Introducing a new general anthem for 2016! Go Up! is a scripture song with some refreshing musical ideas. When the folks at Alfred/Jubilate first asked for a Scripture setting from Isaiah 40, I was intrigued–but nervous,too! There are many beautiful, meaningful textual strands in this chapter, but in some ways the ideas seem disparate. I was nervous about finding a way to make a cohesive piece of music out of them. But I’m a firm believer in the need for more Scripture songs, so I jumped in. I’m pleased with the results, and because the text covers a variety of topics and moods, the music does some interesting things. The main theme is syncopated and joyful, evoking hints of old spiritual style, while the contrasting sections are more lyrical and pastoral. When the main theme returns for the final time, there’s opportunity for a soulful solo. This anthem is scored for SATB choir and piano with optional S/T solo. It’s available now from Alfred Music/Jubilate Music. Listen below (I love the solo at the end!)
Category Archives: new publications
Two new Easter anthems to tell you about! Consider these choral anthems for Easter and Holy Week. First, The Bitter Cup (SoundForth/Lorenz – click to listen) is a beautiful, somber anthem with a text by Duane Nichols that explores the breadth of emotions experienced by Christ and his followers as Christ drank the bitter cup of God’s wrath, suffered dreadful pain, and was laid in a somber tomb, all in our stead. The text then turns: “But sin could not defeat its foe, nor death retain its prey. Our Lord, the Living One, assumed his rightful seat; exalted to His Father’s side, redemption now complete.” This anthem is scored for SATB choir and piano, with optional cello and guitar, and it received Editors’ Choice from J.W. Pepper. It would work well for Maundy Thursday, Good Friday, or as a part of a multi-anthem Easter Sunday. Listen, see a sample, and purchase here.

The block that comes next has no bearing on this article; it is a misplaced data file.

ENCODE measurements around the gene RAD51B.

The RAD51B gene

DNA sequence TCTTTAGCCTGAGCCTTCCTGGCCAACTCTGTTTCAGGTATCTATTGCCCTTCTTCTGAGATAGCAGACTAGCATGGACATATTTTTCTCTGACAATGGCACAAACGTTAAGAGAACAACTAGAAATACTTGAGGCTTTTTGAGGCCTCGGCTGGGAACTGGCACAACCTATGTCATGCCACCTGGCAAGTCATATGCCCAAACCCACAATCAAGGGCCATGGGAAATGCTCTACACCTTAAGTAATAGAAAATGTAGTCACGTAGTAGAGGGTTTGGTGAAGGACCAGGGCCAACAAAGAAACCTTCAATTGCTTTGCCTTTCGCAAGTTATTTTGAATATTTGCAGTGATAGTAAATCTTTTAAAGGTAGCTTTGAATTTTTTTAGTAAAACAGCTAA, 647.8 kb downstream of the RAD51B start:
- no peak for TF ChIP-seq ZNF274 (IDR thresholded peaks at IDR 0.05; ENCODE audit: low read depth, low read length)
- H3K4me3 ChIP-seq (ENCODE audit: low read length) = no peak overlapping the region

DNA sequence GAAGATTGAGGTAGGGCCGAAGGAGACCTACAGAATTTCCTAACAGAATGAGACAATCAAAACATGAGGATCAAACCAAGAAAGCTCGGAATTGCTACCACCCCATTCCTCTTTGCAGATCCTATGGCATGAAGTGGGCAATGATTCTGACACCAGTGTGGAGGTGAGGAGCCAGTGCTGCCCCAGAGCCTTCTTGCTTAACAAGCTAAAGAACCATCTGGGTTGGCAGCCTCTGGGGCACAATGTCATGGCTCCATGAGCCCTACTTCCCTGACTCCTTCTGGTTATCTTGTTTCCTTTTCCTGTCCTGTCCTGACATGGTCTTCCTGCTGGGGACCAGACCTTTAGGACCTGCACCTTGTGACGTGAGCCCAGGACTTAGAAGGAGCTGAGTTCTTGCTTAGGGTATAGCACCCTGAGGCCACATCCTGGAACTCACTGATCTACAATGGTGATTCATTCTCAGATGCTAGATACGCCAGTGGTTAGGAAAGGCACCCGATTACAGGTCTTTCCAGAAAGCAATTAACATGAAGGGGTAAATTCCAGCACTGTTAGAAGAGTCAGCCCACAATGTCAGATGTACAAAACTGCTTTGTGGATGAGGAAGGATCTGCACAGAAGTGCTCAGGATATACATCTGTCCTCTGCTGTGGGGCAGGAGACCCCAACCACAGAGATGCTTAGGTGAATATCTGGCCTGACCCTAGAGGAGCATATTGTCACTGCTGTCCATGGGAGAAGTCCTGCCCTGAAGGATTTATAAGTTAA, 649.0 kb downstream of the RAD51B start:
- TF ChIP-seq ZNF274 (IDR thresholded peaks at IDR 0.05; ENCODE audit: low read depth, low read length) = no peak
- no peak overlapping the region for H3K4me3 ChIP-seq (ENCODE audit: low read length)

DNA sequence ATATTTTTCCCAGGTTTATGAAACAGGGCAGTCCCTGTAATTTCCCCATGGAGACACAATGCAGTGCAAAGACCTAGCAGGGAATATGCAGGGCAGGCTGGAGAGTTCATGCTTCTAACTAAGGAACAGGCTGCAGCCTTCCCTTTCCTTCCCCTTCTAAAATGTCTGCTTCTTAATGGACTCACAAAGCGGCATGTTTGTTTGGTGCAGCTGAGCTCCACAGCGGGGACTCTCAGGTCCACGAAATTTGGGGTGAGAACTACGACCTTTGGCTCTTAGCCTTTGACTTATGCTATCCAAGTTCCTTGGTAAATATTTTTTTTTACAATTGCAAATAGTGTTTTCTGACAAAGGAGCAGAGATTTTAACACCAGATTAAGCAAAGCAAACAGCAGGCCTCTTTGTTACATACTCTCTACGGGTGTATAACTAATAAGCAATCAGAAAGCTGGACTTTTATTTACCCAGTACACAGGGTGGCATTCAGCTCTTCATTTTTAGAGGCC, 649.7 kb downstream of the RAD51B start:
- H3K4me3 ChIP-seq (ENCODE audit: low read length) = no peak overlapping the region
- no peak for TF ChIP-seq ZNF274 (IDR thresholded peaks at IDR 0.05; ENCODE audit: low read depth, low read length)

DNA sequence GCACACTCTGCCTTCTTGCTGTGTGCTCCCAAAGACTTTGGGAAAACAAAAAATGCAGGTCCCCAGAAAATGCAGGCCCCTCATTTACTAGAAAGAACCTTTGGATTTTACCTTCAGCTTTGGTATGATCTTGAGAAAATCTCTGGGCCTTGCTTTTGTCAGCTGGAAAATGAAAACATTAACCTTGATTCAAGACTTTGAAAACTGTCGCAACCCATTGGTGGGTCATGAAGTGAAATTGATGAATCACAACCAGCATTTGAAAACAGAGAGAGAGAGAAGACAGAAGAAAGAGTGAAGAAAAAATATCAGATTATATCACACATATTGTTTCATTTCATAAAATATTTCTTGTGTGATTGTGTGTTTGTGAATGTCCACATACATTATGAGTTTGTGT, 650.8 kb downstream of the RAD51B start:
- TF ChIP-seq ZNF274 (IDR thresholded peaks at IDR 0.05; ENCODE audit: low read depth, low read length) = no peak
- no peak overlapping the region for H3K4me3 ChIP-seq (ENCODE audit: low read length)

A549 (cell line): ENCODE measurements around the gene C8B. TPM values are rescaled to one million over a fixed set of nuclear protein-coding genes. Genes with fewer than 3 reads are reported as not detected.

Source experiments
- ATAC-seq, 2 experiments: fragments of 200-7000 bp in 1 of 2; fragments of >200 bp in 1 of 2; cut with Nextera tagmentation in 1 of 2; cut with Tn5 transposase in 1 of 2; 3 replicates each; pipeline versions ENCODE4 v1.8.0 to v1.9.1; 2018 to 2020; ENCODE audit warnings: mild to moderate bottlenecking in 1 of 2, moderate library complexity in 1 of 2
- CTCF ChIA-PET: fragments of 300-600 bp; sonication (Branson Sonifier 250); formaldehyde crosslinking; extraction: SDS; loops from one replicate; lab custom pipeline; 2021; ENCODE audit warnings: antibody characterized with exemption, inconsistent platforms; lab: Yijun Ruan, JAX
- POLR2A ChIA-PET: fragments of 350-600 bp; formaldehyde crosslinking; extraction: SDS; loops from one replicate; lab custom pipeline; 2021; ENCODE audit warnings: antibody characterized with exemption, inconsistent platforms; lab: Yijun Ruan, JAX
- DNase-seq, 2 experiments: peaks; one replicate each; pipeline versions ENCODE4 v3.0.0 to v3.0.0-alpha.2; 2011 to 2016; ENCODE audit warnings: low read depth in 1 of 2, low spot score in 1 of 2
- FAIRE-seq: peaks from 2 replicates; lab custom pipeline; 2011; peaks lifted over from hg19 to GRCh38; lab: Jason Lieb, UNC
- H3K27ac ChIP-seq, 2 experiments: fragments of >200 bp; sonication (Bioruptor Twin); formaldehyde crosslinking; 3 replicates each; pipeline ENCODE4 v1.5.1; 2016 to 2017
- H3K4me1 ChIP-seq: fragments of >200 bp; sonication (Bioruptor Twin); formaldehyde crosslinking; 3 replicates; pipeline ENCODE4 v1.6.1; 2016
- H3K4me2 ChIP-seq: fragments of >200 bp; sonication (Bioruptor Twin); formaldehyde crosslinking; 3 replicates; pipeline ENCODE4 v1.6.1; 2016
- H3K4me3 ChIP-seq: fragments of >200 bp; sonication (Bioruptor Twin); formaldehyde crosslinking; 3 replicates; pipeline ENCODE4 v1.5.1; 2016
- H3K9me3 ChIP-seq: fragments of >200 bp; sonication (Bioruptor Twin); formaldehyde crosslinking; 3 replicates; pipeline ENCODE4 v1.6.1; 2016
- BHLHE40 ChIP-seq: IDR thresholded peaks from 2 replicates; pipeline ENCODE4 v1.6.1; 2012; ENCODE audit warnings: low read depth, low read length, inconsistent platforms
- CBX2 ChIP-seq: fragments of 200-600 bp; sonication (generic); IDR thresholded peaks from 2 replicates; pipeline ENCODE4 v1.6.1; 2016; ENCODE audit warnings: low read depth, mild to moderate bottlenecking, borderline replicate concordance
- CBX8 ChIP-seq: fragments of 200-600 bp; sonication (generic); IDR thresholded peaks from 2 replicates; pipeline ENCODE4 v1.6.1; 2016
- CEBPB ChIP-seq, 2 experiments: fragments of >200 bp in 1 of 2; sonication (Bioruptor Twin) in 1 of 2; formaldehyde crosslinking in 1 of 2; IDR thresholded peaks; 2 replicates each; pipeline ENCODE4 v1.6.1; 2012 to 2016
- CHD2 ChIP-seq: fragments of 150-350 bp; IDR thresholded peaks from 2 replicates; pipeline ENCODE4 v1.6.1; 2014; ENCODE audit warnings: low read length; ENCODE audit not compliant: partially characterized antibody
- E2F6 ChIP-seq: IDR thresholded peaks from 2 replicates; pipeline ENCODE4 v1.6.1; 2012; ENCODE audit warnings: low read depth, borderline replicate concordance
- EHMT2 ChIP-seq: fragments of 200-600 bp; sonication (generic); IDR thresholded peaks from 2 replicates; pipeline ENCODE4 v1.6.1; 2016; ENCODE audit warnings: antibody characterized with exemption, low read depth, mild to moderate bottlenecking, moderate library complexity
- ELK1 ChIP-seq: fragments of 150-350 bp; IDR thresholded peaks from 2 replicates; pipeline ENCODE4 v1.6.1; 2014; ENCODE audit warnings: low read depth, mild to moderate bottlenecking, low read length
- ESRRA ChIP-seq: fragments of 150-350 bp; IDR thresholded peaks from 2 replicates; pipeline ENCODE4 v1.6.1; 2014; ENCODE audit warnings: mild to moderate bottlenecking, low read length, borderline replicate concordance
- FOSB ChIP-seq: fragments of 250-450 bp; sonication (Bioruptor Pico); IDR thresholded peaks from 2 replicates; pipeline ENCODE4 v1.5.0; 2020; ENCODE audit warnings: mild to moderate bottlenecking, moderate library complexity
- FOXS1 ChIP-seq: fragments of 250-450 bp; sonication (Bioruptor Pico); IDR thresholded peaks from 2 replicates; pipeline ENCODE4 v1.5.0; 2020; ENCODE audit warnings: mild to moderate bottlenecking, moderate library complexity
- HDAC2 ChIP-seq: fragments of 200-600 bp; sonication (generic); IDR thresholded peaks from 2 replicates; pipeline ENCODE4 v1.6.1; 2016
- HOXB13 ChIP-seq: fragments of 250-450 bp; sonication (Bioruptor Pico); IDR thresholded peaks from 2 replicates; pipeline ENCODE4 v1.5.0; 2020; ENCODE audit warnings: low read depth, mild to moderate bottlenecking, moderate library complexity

Second, Christ, the Lord, is Risen Today (Beckenhorst) is a fresh take on a classic Easter hymn. I’ve based this anthem on the traditional tune EASTER HYMN: the piece alternates between syncopated snippets of EASTER HYMN and newly composed phrases. Scored for SATB choir, keyboard, and trumpet solo, this anthem is a regal, festive addition to your Easter service. Click on the SoundCloud banner to listen. (This piece doesn’t appear on the publisher’s website quite yet, so for now, here’s the product page on J.W. Pepper.)
Just in time for Christmas, my new arrangement of “Sleep, Jesus, Sleep” is now available through Heart Publications! This tender Christmas lullaby is a beautiful addition to your church’s Christmas repertoire. The simple SATB voicing can be learned quickly, and the included parts for violin, bass, and guitar/harp add layers and depth to the piano accompaniment. The arrangement works well with choir as well as smaller groups. You can purchase the arrangement at Heart Publications’ website here, and see a score sample here.
Also, All Saints’ Church (Northampton, UK) is accepting pre-orders for their latest recording, Be Merry!, which will be released November 1. This recording includes my Still, Still, Still and is the first professional recording of the piece. I’m excited to hear it! This CD also includes settings by Forrest, Courtney, and Anglea, among others, and you can pre-order here.